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Butter-Aging: The Newest Trend in Steaks Hits Saigon

I won’t be able to eat another steak for at least two months; not until the taste of Level 23 Signature restaurant’s tenderloin fades from my memory.

Simply put, nothing else will compare. Obscenely tender and indulgent, its secret lies in a revolutionary new preparation method: butter-aging.

While people often assume “fresh is best” when it comes to food, premier cuts of beef actually benefit from aging. Mindfully storing the meat for a period of time allows enzymes to break down muscle fibers, which makes for a much more tender steak. Two traditional methods exist for aging: wet and dry.

Wet-aging, the most common practice, involves vacuum-sealing the meat in a bag to retain moisture. Producers and retailers prefer this style because it only takes a few days to age. The retained moisture, however, obscures some of the steak’s rich taste and adds a metallic element, while not allowing the meat to soften to its full potential. The alternative, dry-aging requires cuts to be placed uncovered in a refrigerator for several weeks. As water evaporates and the meat breaks down, the strong flavors intensify, but in addition to the costs associated with storage, dry-aging mandates the edges of the meat be cut and discarded because they have become too dry, and thus the final price paid by a consumer increases.

Butter-aging, however, is a new alternative. After a couple of days in the refrigerator, a cut of beef is completely surrounded by sunshine-bright unsalted butter. Encased in the dairy shell, it matures for four weeks in the cool darkness. During this time, some of the butter’s succulent flavor slips in, while chemical reactions slowly soften the flesh. And unlike typical dry-aging, the edges are not affected, so costs are more reasonable because none of the meat needs to be thrown away.

Lorraine Sinclair, Sheraton Saigon Hotel & Towers’s Director of Culinary, first learned about butter-aging from a food blog last year. She was eager to try the method after noting she hadn’t seen it used anywhere in Saigon. After experimenting with and perfecting the process, she placed it at the center of Level 23 Signature restaurant’s new menu.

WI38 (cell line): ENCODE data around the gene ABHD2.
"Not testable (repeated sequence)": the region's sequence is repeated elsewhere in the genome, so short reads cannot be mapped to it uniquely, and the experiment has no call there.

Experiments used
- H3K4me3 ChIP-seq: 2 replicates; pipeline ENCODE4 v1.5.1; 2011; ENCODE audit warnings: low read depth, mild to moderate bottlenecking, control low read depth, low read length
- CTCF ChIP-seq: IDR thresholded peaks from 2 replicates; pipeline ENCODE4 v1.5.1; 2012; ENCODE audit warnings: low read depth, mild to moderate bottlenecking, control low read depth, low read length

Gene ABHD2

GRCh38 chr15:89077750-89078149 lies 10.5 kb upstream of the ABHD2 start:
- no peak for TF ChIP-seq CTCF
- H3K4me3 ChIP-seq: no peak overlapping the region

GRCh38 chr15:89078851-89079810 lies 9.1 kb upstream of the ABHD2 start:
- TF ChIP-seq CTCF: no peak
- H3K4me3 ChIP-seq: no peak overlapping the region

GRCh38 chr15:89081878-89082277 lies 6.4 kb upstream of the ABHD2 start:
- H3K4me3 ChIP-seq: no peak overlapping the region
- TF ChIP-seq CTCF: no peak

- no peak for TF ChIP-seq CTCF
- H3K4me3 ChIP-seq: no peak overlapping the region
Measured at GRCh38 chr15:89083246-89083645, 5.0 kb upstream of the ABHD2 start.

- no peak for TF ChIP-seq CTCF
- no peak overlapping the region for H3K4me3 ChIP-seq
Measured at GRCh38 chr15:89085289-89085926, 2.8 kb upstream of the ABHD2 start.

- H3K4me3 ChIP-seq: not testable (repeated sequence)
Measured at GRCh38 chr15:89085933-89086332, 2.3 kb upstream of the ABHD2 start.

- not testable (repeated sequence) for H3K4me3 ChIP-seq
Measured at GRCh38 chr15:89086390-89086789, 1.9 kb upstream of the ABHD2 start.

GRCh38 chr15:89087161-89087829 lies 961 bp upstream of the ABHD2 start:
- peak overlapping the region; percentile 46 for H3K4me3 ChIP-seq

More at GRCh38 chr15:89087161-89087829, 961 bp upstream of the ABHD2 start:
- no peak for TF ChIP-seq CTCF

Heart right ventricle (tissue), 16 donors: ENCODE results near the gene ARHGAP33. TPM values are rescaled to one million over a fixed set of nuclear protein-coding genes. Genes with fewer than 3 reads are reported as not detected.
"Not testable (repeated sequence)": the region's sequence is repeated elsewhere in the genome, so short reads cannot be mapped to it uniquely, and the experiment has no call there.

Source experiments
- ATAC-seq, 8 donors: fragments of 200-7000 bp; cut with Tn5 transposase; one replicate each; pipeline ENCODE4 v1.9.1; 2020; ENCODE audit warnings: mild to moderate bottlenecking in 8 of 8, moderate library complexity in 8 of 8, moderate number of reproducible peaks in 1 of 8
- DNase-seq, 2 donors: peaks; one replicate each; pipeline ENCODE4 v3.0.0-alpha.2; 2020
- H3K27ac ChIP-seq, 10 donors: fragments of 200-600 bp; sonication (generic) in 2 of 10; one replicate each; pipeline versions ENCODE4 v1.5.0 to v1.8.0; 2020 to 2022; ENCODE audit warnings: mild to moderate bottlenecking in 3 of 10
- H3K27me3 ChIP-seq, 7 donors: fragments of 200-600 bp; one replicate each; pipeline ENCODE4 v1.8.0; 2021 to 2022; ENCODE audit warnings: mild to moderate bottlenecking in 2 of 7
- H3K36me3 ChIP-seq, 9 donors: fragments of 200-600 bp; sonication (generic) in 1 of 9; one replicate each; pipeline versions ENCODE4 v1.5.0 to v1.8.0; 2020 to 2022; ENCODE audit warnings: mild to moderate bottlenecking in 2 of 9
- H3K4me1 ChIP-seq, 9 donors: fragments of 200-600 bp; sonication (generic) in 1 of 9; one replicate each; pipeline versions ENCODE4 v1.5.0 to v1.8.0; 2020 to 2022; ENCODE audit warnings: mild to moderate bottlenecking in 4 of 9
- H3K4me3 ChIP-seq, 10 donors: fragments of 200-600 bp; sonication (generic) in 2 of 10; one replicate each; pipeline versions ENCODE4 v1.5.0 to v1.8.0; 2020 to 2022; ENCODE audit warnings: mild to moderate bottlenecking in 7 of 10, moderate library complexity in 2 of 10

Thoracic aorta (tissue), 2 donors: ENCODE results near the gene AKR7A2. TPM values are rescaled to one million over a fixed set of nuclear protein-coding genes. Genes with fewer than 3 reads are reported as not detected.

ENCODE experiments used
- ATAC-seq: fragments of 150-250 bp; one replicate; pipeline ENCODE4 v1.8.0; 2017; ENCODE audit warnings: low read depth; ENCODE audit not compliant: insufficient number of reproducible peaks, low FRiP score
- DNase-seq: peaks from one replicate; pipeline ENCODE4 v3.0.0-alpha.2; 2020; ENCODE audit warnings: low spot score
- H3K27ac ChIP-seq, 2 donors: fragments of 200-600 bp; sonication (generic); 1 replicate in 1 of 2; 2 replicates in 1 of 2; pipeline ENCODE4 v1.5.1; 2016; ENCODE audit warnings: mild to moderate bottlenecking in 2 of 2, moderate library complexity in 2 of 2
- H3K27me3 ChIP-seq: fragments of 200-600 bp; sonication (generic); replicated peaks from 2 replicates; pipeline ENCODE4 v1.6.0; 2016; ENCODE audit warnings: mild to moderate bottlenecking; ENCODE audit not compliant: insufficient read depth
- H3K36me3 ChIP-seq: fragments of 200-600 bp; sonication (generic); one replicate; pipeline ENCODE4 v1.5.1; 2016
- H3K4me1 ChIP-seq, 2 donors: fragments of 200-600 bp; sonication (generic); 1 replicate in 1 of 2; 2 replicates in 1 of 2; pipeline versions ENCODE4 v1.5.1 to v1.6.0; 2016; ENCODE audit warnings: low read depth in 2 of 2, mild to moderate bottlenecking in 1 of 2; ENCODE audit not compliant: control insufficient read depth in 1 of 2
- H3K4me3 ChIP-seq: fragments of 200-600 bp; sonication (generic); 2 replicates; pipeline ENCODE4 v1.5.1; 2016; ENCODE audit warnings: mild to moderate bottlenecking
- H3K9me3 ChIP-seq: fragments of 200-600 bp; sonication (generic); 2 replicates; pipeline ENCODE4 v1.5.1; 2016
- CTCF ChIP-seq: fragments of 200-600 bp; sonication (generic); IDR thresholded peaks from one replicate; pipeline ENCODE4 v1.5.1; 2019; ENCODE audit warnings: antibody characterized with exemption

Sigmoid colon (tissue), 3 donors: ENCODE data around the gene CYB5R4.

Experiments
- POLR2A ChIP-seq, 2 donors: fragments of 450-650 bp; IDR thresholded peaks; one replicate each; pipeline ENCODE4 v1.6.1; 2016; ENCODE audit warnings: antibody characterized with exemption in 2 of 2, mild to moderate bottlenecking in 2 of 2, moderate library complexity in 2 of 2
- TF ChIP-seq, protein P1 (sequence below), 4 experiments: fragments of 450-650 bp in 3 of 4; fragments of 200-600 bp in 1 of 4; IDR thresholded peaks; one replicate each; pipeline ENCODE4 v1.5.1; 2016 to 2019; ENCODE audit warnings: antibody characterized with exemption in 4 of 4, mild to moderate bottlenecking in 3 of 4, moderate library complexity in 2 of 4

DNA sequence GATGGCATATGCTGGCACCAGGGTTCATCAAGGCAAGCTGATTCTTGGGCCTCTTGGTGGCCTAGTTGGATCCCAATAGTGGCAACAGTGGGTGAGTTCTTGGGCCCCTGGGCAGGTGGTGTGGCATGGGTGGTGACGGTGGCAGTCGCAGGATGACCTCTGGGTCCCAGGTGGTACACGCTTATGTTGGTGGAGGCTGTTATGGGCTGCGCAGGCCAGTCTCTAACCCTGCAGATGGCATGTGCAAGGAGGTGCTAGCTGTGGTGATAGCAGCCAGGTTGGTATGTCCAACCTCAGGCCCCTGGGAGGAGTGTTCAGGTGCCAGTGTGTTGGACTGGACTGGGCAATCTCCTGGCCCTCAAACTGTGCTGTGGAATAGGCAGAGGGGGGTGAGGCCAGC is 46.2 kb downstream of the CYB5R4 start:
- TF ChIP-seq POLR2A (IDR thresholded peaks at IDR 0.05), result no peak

Sinclair says that every ingredient used at the restaurant must be of the highest quality, and therefore she only uses imported French butter. When removed from the steak, the chef melts the butter in a pan and continually drizzles it over the sizzling meat to add extra decadence that harkens back the days when people were less conscious of cholesterol or calories. A dash of rosemary and sprinkling of salt and pepper add a subtle nuance to the meat, which is first pan-fried, then placed in an oven, and finally briefly put on a grill.

While tomahawk ribeye, porterhouse and sirloin are all trendy cuts of beef, Sinclair selected tenderloin for its flavor and a leanness that helps contrast the richness of the butter it is served with. America, in particular, is famous for the filet, which is taken from along the ribs and backbone. Therefore, the Sheraton Saigon Hotel & Towers imports top cuts from the U.S for exclusive use in the kitchen. With a grilled garlic bulb placed atop, the steak arrives at diners’ tables accompanied by a pepper sauce and a dish of melted butter. The former adds a slight tang when drizzled over the meat, while the later allows diners to double down on the meal’s opulence. Perhaps most delicious, however, is eating the steak without sauce so the meat’s character comes across completely. The chefs will cook it anywhere from rare to medium stressing any more does a disservice to the experience. Sinclair recommends accompanying the meal with a glass of Shiraz, as the wine’s acidity cuts through the butter’s richness.

The introduction of the butter-aged tenderloin coincides with a revamp of the luxury hotel’s dining room. People in Saigon are increasingly looking to eat out on regular days, not simply for special occasions. Similarly, younger people are interested in expanding their dining routines. Observing these trends, The Sheraton Saigon Hotel & Towers has redesigned Level 23 Signature restaurant’s menu. Rather than heavy European fair, the menu is now filled with reasonably portioned, modern Western-style grill offerings accompanied by an expanded collection of gin.

Alterations to the restaurant’s atmosphere accompany the more casual menu. Light and trendy music now flirts in the background while new, unassuming dinnerware and tablecloths match comfortable staff attire. Verdant plants add a touch of nature, while black and white photos of iconic Saigon scenes line the walls. The elements combine to allow visitors an opportunity to relax and focus on the food, their company and tremendous views of the city. As the sun sets, the Bitexco Financial Tower shimmers, and the traffic-frenzied streets below seem like an entirely different world.

Since butter-aged beef went viral online, steak lovers around the world have been eager to try this new dish. As of now, Level 23 Signature restaurant is the only venue serving it in the city. While foodies should seek it out on its own merit, being able to enjoy the succulent dish in such a laidback and welcoming environment with a stellar view makes the experience all the more special. 


Level 23 Signature restaurant

+84 28 38272828

Operating hours: Open daily, 6:00pm. – 10:00pm.

Level 23, Sheraton Saigon Hotel & Towers - 88 Dong Khoi Street, D.1


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